In this fast video world, in this zap & cut & paste culture, children will be adult very early. Adults in a speedy nano-second video culture of psychological multi tasking. They will grow up earlier than ever before. A bit like the early maturing in the Middle Ages. Puberty will be shorter than now and start earlier. Children will be street wise, drink alcohol and have sex at a much earlier age than now. It will be quite normal for youngsters to work and travel all around the world — if not physically, then at least virtually. They will be extremely critical consumers, which will force businesses and governments to stick to ultimate high quality standards. Their horizon will be broader. It will make our children more socially adaptable and cause concentration problems at the same time. They will probably not be able to tell the difference between private and public anymore, between school yard and pub. Virtually, it’s all the same!
In 2020, it will be easy to get to know new people worldwide and to innovate worldwide and it will be easy to spread hate worldwide. Back in 1994, I was one of the first Dutch Internet pioneers with his own website. My first two thoughts back then: Wow, this means freedom!; and Wow, everything will be Web! Theoretically, I knew the Web would ease the spread of both compassion and hate, but I never imagined religious hate and intolerance would mount so easily to such furious heights. Even in our daily life, we tend to be more brutal, more demanding, less polite, less polite. It will probably be more and more difficult to find government leaders willing to take the heat from citizens acting like mad, brutal dogs. We may see global multimedia multinationals with no morals whatsoever, providing depravated bread & games, like in the ancient Roman Empire, but now for a global audience and with a global moral impact.
All in all, 2020 is the living “experience economy”. With less physical and more virtual shops. Consuming will be theater, and theater will be consumed day and night. This fast world with fast emotions and fast hypes and extreme kicks and too many choices will drive us mad and will create a powerful need for counter trends like silence, quietness and slowness, and businesses that organise warmth, simplicity & choices. Two scenario’s are possible here. 1, Our notion of embarrassment itself will change, our notion of what is private and what is public. Or 2, We will turn to government and technology for protection against these grave privacy intrusions. We will badly need technology tools to give us back control over our pictures, our documents and our life. We will want technology to enable “personal selfservice dashboards” and “permission instruments”, like pictures and camera’s and screens that only display if we give permission.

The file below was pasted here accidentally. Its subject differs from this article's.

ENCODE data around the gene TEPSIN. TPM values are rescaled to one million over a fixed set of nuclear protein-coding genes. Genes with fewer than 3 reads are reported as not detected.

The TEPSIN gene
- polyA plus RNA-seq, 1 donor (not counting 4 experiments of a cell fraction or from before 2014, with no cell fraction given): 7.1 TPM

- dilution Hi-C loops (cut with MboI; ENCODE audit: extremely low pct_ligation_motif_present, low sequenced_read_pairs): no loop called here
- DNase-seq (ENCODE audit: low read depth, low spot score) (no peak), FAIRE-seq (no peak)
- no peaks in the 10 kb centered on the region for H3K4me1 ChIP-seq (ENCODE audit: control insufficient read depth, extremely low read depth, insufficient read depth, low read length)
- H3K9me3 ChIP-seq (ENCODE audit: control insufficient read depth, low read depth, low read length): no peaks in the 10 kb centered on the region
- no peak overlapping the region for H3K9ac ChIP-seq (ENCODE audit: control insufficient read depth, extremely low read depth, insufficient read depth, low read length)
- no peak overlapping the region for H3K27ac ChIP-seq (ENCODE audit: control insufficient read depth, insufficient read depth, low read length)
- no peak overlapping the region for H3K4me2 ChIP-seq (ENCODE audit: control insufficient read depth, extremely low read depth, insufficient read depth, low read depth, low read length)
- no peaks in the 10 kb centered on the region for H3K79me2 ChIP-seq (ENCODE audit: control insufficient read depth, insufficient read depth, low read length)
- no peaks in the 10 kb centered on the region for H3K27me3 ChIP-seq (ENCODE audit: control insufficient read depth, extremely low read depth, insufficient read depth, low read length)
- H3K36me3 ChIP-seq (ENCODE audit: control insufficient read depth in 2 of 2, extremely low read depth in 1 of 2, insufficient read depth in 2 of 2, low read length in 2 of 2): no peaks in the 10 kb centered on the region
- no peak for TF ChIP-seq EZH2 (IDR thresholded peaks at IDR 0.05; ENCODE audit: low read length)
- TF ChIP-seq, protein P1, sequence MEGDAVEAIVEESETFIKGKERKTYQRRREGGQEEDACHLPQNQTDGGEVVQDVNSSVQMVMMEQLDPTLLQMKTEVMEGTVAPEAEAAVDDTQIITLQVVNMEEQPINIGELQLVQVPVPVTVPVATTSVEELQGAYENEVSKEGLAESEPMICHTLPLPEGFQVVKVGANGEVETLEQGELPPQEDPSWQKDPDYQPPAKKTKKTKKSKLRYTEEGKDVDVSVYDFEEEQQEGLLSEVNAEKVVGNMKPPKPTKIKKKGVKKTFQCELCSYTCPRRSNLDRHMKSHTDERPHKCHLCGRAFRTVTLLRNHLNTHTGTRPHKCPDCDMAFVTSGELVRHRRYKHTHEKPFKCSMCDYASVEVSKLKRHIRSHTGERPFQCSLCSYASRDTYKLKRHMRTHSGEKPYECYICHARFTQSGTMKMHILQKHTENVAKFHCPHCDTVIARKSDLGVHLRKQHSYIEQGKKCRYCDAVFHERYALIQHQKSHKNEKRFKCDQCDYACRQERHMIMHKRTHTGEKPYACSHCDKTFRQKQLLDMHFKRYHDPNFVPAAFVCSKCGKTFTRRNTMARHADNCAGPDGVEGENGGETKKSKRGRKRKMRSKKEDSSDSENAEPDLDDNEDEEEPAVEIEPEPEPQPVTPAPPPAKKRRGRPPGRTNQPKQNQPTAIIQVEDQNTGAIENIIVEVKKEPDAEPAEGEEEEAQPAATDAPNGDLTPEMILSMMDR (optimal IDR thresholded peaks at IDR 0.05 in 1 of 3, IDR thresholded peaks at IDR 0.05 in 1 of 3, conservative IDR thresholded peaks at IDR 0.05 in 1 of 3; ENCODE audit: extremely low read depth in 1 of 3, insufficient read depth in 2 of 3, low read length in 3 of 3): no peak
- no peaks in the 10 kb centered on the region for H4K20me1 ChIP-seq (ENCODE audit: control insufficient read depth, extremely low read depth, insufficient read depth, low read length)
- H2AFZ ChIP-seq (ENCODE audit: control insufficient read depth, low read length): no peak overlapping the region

Personal Dashboard 2020. Please give us back control over our life
In 2020, there will be so many companies and governments wanting to communicate with us, that it is impossible to keep overview. There will be so many criminals spamming us, trying to steal our identity and invading our video and locational privacy, that we will feel like loosing the battle. In 2020, more than ever before in history, we need control. Control over our personal data, our subscriptions, our financial transactions, our privacy. Control over our communications with the rest of the world. We need a tool to manage all our transactions and personal files and to protect us against identity theft and spam at the same time. A tool that integrates all information, flowing into and out of our mobile phone, our laptop, our home, and gives us the power of selective availability and selective communication. This tool will help us to make choices and create simplicity. We need this virtual driver seat because it is an essential tool for survival in a virtual and transparent future. And we must be in the driver’s seat. Not the government. Not the bank. Not a global company. But we. We will be in charge and we can be in charge, for the first time in history.
Call this tool Personal Dashboard, a self-service Information Communication and Privacy Control Centre. The next big thing after the website, and a likely bestseller to 8 billion citizens worldwide. Consider it to be your personal manager. With a few clicks, you subscribe and unsubscribe to the newspaper, you order your passport and a pizza, you obtain a residence permit, pay the rent. You allow or block ads. You allow companies and governments and friends to get access to you and to deal with you — or not. You grant permission to companies and governments to use your personal data — or not. In this Personal Dashboard, you will have a current account with your government. Government will act truly as one government, not as many. The motto is: 1 government, 1 face, 1 interface, 1 citizen card — and your unique dashboard is that interface.
The problem is, no one is building Dashboard yet. Sure, there are some attempts, but they are weak. I urge everyone who cares about customer control, to build Dashboard. 8 billion people will buy Dashboard, and Dashboard Company will be the new Google and the new Microsoft of 2020. Stop thinking paper. Stop thinking websites. Start thinking customer power. Start creating Dashboard. Interested in more detail? Read Personal Dashboard 2020. Please give us back control over our life. Open Letter to Bill Gates and Larry Page
The mix of bits, atoms and genes. A new Golden Century in 2020
Three major technologies will shape this smart, virtual world. By 2020 …..
You can read the full article here